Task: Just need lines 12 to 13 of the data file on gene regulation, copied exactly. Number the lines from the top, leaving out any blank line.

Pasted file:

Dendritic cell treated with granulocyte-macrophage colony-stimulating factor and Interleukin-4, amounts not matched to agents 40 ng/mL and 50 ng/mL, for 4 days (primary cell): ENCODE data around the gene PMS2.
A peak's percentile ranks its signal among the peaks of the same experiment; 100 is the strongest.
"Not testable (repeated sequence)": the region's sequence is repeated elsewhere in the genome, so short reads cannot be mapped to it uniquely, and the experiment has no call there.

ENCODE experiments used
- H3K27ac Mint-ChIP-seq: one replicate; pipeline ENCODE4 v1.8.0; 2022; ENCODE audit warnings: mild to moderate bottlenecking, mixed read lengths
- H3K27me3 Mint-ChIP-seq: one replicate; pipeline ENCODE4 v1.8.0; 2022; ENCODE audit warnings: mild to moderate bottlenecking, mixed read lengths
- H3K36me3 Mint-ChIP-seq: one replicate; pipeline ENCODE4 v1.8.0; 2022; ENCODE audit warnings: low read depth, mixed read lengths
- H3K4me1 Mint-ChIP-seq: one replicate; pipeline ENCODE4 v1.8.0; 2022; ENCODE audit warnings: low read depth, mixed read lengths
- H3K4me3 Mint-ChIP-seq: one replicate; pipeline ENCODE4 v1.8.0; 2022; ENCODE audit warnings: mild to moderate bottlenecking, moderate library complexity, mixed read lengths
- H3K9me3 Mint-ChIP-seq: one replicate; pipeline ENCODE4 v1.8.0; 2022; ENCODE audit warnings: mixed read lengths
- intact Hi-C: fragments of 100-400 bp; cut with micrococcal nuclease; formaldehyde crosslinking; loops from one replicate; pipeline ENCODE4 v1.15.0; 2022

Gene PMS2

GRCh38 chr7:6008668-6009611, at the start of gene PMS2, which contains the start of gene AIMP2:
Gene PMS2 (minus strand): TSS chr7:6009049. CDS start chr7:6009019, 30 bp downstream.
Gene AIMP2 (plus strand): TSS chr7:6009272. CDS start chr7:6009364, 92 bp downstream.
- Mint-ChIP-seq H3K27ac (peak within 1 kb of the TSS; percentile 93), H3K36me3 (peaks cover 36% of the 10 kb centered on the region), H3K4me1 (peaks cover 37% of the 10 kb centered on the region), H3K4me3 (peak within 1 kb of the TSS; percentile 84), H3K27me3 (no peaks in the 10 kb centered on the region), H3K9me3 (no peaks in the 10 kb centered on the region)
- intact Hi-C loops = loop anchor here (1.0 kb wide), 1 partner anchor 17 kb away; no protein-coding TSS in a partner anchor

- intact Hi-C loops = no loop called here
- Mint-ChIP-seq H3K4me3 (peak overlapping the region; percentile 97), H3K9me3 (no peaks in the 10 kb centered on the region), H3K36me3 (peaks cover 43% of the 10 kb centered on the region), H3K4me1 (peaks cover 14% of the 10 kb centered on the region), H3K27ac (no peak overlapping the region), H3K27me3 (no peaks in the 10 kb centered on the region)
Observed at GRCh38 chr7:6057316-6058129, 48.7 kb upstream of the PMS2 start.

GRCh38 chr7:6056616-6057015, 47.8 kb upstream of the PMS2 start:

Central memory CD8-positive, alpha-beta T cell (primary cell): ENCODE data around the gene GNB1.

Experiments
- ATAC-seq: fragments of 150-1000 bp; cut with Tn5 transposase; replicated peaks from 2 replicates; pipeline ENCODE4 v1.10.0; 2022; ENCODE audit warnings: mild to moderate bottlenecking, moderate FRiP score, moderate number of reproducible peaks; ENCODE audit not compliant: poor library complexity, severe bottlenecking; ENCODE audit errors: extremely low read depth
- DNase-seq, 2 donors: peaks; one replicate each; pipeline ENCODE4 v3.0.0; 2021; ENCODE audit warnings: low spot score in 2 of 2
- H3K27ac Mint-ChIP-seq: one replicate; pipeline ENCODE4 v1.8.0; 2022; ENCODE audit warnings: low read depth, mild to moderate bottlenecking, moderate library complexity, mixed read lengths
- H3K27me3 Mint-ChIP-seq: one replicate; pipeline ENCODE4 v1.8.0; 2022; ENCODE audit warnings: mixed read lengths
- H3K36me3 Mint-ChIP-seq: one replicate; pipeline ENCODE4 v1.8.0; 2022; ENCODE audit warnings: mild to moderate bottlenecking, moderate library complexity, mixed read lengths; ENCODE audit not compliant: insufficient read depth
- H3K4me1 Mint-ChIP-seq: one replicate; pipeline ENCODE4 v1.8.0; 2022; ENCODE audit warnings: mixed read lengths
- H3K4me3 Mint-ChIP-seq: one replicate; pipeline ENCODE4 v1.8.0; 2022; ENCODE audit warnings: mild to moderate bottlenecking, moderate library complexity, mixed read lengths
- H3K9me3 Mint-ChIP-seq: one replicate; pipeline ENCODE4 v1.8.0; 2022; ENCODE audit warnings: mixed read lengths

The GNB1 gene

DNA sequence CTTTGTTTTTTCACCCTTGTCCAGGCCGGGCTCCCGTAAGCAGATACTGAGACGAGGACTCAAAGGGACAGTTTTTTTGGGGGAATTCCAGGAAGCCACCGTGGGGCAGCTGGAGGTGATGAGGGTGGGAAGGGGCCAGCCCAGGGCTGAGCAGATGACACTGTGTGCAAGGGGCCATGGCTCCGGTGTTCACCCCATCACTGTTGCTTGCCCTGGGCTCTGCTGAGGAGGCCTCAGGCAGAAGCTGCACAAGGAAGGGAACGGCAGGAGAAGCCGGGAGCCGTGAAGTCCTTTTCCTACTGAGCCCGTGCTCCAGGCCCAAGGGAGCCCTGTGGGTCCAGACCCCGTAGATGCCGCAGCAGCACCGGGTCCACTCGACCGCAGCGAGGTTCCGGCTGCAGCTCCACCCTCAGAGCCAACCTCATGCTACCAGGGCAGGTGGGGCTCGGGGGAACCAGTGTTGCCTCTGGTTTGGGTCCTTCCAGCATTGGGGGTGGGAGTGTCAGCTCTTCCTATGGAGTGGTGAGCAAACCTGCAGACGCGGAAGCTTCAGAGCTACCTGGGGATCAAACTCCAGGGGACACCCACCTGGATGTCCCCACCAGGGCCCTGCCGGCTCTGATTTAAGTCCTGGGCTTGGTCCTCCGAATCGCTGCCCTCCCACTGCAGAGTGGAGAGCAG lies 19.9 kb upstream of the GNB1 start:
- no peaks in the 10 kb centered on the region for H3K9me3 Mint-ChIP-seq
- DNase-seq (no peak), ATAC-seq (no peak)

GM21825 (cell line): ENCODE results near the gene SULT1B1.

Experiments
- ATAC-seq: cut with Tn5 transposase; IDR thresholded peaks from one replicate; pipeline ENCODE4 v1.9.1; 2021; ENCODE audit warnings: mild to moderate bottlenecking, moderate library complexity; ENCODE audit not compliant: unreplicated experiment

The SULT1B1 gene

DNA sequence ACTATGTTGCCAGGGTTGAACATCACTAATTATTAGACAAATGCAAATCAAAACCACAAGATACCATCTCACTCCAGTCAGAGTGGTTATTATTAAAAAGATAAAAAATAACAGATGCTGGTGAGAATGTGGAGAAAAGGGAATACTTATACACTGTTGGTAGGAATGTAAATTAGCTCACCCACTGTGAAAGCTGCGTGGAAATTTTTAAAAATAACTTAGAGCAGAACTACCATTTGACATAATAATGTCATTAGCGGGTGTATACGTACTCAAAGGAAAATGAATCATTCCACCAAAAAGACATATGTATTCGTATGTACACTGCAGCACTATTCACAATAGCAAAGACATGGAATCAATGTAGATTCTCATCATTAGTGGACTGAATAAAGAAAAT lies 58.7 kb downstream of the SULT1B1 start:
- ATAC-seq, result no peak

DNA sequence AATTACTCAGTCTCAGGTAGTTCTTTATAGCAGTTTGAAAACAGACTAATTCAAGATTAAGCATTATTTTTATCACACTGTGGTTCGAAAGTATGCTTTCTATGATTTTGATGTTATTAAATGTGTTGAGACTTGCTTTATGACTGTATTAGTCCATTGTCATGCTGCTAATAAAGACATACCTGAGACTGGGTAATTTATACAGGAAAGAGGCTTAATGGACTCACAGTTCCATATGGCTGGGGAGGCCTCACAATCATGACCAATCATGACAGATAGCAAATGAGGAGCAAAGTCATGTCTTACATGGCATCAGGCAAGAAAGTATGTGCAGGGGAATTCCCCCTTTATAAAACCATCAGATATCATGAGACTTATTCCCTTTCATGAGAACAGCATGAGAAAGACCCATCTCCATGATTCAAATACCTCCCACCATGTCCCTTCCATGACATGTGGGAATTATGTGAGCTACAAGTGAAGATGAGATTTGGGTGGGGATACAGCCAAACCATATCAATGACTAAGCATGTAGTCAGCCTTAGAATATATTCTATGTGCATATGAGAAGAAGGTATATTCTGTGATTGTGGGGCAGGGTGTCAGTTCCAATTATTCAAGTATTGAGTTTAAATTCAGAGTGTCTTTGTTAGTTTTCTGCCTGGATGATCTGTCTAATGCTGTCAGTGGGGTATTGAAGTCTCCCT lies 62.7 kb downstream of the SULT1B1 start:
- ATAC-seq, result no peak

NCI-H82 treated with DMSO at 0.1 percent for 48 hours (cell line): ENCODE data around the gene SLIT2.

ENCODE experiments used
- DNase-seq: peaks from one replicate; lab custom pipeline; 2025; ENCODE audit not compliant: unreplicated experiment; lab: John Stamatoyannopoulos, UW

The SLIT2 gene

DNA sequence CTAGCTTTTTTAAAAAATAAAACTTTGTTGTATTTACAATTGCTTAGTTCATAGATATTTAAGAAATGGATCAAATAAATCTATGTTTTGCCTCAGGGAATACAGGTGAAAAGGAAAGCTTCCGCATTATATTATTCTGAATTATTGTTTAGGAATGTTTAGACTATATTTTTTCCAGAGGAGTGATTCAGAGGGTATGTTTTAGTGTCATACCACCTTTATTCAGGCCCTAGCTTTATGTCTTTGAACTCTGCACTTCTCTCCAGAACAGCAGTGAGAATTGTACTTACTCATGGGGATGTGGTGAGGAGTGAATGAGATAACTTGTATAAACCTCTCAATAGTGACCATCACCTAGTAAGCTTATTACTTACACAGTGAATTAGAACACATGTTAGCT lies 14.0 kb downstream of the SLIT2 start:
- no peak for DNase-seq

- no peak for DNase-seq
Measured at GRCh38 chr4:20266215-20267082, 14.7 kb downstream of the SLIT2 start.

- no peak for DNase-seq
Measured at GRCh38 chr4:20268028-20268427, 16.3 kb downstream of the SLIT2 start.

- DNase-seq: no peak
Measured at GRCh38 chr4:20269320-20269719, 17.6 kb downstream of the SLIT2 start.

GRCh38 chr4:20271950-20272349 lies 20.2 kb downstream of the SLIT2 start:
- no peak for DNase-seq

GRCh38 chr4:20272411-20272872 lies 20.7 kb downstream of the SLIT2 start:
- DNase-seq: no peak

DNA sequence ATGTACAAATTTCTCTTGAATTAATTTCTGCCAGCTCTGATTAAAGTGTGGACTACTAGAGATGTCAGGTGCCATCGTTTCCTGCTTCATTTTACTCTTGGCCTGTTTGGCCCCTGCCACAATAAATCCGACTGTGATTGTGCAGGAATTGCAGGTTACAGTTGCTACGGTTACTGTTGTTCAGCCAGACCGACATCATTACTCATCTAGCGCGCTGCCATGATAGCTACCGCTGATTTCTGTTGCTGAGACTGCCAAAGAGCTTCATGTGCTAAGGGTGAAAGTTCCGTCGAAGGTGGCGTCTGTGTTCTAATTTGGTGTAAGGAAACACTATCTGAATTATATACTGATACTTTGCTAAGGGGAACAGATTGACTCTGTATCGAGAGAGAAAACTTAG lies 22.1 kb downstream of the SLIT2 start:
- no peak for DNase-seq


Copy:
Gene PMS2

GRCh38 chr7:6008668-6009611, at the start of gene PMS2, which contains the start of gene AIMP2: